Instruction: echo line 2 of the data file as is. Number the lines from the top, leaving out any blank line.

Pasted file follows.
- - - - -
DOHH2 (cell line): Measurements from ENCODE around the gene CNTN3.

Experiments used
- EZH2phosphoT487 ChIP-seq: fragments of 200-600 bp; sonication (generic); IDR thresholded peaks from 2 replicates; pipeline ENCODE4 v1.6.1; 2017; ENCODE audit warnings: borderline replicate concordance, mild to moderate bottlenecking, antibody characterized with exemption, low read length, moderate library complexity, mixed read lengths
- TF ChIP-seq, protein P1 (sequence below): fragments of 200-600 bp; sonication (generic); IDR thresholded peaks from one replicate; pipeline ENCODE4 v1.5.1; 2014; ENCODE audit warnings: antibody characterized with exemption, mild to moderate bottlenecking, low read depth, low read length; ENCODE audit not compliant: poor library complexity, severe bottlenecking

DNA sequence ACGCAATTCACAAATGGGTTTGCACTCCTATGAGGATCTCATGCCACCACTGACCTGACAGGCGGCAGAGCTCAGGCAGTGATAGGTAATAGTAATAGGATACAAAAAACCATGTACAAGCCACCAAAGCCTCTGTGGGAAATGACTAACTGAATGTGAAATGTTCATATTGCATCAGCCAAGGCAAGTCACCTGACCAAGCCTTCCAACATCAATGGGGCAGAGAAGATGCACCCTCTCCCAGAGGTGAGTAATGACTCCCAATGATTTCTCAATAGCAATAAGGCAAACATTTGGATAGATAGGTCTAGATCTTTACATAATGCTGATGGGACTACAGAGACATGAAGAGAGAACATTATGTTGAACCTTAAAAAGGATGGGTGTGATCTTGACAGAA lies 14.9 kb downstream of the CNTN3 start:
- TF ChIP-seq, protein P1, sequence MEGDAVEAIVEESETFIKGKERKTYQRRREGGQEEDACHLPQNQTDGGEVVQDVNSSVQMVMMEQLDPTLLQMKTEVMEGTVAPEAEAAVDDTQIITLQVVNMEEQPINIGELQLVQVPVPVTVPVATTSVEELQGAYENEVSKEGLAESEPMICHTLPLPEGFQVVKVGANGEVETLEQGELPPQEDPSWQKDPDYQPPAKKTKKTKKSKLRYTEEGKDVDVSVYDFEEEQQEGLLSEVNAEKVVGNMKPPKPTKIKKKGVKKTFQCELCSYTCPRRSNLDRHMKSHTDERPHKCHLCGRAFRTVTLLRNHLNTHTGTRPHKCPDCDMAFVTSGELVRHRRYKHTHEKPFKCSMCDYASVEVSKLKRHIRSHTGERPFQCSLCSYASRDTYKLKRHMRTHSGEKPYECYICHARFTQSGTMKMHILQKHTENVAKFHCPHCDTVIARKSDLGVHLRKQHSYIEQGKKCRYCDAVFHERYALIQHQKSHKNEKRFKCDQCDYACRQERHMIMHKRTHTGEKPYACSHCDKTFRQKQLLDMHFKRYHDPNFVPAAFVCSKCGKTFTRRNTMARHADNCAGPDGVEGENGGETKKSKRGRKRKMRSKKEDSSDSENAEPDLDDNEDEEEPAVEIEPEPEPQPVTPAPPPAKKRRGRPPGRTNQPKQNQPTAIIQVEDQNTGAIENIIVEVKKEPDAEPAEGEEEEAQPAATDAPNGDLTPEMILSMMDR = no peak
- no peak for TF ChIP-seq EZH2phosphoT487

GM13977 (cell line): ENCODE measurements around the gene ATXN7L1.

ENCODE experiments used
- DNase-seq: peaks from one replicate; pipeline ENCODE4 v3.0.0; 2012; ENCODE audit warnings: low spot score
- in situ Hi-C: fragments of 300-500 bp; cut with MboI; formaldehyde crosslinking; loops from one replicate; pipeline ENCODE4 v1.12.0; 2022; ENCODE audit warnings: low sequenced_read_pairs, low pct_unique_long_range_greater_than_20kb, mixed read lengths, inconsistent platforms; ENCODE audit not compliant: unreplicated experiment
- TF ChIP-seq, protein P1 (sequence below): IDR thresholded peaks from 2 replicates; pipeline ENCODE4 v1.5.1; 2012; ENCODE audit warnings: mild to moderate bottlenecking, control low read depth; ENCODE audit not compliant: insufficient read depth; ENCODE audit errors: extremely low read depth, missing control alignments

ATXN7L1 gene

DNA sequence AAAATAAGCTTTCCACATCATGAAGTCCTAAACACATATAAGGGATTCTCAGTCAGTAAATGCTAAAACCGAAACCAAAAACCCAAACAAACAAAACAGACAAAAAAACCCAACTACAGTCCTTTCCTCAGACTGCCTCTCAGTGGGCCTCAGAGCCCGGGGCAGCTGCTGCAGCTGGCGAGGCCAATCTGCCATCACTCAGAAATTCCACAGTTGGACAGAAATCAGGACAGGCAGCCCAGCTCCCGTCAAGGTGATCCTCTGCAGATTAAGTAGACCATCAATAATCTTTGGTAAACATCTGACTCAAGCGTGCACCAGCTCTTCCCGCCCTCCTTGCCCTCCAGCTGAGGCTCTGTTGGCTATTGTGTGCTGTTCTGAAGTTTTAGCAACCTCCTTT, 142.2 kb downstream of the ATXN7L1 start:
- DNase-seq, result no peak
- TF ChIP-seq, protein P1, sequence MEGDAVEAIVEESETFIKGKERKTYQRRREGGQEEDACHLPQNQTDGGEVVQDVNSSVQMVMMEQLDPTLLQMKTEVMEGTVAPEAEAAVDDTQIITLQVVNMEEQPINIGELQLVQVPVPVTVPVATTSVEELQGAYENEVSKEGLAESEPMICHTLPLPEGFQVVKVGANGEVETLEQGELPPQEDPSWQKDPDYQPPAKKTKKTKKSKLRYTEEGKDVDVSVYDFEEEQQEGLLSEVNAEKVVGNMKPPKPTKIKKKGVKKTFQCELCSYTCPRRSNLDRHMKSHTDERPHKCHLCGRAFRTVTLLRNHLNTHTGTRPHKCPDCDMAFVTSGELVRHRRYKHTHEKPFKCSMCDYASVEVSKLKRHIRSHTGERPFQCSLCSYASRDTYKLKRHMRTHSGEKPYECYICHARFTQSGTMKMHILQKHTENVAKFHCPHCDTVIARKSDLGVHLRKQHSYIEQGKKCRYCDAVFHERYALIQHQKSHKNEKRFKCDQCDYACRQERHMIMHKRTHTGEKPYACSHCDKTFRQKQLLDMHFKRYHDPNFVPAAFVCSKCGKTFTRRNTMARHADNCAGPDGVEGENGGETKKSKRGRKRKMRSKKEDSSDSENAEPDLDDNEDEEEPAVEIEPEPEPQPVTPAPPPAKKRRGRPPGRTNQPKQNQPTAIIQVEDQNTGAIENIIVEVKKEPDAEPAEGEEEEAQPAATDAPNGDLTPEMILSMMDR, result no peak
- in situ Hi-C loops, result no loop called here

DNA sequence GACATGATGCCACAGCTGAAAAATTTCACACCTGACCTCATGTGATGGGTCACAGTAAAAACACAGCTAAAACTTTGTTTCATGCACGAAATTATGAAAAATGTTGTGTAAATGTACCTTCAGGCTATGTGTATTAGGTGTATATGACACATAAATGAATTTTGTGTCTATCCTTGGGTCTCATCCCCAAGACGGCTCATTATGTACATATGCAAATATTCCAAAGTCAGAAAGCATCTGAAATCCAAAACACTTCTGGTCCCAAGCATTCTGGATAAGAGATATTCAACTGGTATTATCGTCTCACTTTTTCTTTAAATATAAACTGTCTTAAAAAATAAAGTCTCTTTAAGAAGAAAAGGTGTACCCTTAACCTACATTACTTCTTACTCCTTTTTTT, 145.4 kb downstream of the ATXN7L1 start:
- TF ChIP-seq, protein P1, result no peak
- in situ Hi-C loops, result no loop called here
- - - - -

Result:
Experiments used